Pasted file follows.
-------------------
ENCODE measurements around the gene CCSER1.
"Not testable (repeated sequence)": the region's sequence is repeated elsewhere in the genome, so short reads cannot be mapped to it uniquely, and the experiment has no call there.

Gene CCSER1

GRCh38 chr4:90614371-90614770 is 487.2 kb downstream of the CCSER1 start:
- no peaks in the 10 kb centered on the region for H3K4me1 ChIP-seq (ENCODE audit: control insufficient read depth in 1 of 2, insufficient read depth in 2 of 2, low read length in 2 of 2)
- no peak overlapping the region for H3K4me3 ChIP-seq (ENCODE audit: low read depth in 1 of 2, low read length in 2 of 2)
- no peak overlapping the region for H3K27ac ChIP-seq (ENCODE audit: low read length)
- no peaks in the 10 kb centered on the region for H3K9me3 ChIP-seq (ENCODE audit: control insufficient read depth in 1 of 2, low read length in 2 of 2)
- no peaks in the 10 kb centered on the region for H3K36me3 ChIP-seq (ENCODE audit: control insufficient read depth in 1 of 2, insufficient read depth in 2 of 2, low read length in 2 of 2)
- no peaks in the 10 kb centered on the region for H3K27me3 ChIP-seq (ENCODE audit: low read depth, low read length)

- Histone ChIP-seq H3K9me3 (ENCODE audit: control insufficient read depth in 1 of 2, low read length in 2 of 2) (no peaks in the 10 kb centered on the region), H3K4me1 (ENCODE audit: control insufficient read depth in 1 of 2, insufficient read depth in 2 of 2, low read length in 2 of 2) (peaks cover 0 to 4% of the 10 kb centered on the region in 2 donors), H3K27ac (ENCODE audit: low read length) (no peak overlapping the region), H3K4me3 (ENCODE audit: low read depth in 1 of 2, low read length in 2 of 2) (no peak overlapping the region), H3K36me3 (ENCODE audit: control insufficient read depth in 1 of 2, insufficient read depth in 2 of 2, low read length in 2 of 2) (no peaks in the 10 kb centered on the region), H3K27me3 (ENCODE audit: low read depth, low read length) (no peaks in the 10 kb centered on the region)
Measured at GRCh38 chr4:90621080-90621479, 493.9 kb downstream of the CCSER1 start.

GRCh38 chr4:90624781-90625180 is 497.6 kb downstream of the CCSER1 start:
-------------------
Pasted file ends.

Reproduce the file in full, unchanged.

ENCODE measurements around the gene CCSER1.
"Not testable (repeated sequence)": the region's sequence is repeated elsewhere in the genome, so short reads cannot be mapped to it uniquely, and the experiment has no call there.

Gene CCSER1

GRCh38 chr4:90614371-90614770 is 487.2 kb downstream of the CCSER1 start:
- no peaks in the 10 kb centered on the region for H3K4me1 ChIP-seq (ENCODE audit: control insufficient read depth in 1 of 2, insufficient read depth in 2 of 2, low read length in 2 of 2)
- no peak overlapping the region for H3K4me3 ChIP-seq (ENCODE audit: low read depth in 1 of 2, low read length in 2 of 2)
- no peak overlapping the region for H3K27ac ChIP-seq (ENCODE audit: low read length)
- no peaks in the 10 kb centered on the region for H3K9me3 ChIP-seq (ENCODE audit: control insufficient read depth in 1 of 2, low read length in 2 of 2)
- no peaks in the 10 kb centered on the region for H3K36me3 ChIP-seq (ENCODE audit: control insufficient read depth in 1 of 2, insufficient read depth in 2 of 2, low read length in 2 of 2)
- no peaks in the 10 kb centered on the region for H3K27me3 ChIP-seq (ENCODE audit: low read depth, low read length)

- Histone ChIP-seq H3K9me3 (ENCODE audit: control insufficient read depth in 1 of 2, low read length in 2 of 2) (no peaks in the 10 kb centered on the region), H3K4me1 (ENCODE audit: control insufficient read depth in 1 of 2, insufficient read depth in 2 of 2, low read length in 2 of 2) (peaks cover 0 to 4% of the 10 kb centered on the region in 2 donors), H3K27ac (ENCODE audit: low read length) (no peak overlapping the region), H3K4me3 (ENCODE audit: low read depth in 1 of 2, low read length in 2 of 2) (no peak overlapping the region), H3K36me3 (ENCODE audit: control insufficient read depth in 1 of 2, insufficient read depth in 2 of 2, low read length in 2 of 2) (no peaks in the 10 kb centered on the region), H3K27me3 (ENCODE audit: low read depth, low read length) (no peaks in the 10 kb centered on the region)
Measured at GRCh38 chr4:90621080-90621479, 493.9 kb downstream of the CCSER1 start.

GRCh38 chr4:90624781-90625180 is 497.6 kb downstream of the CCSER1 start: